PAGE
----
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Last Updated on May 6, 2015, by eNotes Editorial. Word Count: 1312

Act I, Scene i
Act I of Cloud Nine is set in a British African colony in the nineteenth century. The first scene takes place on the verandah of a house. After an opening song introduces the characters, Clive tells his wife, Betty, that he is expecting a visitor, Harry Bagley, an explorer. Betty tells Clive that their black servant, Joshua, insulted her, and Clive makes Joshua apologize. Then the family gathers: their children Victoria and Edward; the governess, Ellen; and Betty’s mother, Maud. Edward is looking after Victoria’s doll, which annoys his father because he thinks this is unmasculine. Betty is nervous at the thought of entertaining a guest. Mrs. Saunders, a widowed neighbor, arrives to take shelter; the local tribes are preparing for war, and she is afraid to stay in her own house. Harry arrives, and he and Clive speak about the dangerous situation, exhibiting a disdainful view of the indigenous people. Harry and Betty are left alone; they are romantically attracted to each other. The scene ends as Harry, who is bisexual, propositions Joshua for sex.

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Act I, Scene ii
A couple of nights later, in an open space some distance from the house, Mrs. Saunders meets with Clive. It is revealed that Clive has already seduced her and has a sexual passion for her, which she goes along with even though she does not like him.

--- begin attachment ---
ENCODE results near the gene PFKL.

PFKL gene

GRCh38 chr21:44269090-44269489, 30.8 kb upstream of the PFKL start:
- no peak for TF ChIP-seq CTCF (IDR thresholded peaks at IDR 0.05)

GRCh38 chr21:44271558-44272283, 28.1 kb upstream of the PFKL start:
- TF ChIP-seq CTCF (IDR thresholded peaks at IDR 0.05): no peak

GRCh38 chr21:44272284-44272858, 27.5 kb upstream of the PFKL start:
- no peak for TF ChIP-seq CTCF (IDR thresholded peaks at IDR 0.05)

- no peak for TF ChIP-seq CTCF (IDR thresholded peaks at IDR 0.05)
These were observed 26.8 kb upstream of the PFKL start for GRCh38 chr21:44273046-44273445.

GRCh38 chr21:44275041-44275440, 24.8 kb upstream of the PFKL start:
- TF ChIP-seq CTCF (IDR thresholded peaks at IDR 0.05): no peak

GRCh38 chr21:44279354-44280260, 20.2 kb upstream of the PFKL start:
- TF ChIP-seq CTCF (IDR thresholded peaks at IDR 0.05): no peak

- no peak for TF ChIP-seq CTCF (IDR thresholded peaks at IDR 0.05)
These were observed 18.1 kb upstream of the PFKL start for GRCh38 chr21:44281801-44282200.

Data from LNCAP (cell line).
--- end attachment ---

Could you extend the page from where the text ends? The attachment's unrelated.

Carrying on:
The family gathers for a Christmas picnic. They play a ball game, but the men monopolize it, claiming that the women cannot catch. Then everyone plays hide and seek. Joshua warns Clive that the stable boys are not reliable and are carrying knives. Harry and Betty exchange endearments, and Betty bemoans the fact that they can never be alone. Edward says he loves Harry, and it is clear that they have on former occasions had sex with each other. Betty confides in Ellen that she loves Harry, and Ellen reveals that she is in love with Betty.

Act I, Scene iii
In the house, the women discuss the fact that the stable boys are being flogged, and Mrs. Saunders goes to investigate the situation. Edward is still fond of Victoria’s doll, but Betty takes it away from him and slaps him, and Ellen slaps him also. Edward confesses to the returning Clive that he said bad things about his father, but Clive forgives him because he owned up. Clive reveals that he knows of Betty’s feelings for Harry and is ready to forgive her, but he says she must resist her lustful feelings or they will destroy their marriage.